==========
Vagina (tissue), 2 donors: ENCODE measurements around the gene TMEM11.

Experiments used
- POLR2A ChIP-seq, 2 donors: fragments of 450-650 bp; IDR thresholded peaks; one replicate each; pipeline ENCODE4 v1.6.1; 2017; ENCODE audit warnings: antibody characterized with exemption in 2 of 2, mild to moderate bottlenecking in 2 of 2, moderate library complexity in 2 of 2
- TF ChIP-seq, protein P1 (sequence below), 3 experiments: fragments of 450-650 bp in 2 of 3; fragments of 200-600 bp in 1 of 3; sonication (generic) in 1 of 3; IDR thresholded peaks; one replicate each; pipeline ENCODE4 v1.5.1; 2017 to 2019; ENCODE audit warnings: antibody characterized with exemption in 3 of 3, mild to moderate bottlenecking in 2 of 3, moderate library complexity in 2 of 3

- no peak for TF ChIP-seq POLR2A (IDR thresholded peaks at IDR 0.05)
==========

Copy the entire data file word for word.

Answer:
Vagina (tissue), 2 donors: ENCODE measurements around the gene TMEM11.

Experiments used
- POLR2A ChIP-seq, 2 donors: fragments of 450-650 bp; IDR thresholded peaks; one replicate each; pipeline ENCODE4 v1.6.1; 2017; ENCODE audit warnings: antibody characterized with exemption in 2 of 2, mild to moderate bottlenecking in 2 of 2, moderate library complexity in 2 of 2
- TF ChIP-seq, protein P1 (sequence below), 3 experiments: fragments of 450-650 bp in 2 of 3; fragments of 200-600 bp in 1 of 3; sonication (generic) in 1 of 3; IDR thresholded peaks; one replicate each; pipeline ENCODE4 v1.5.1; 2017 to 2019; ENCODE audit warnings: antibody characterized with exemption in 3 of 3, mild to moderate bottlenecking in 2 of 3, moderate library complexity in 2 of 3

- no peak for TF ChIP-seq POLR2A (IDR thresholded peaks at IDR 0.05)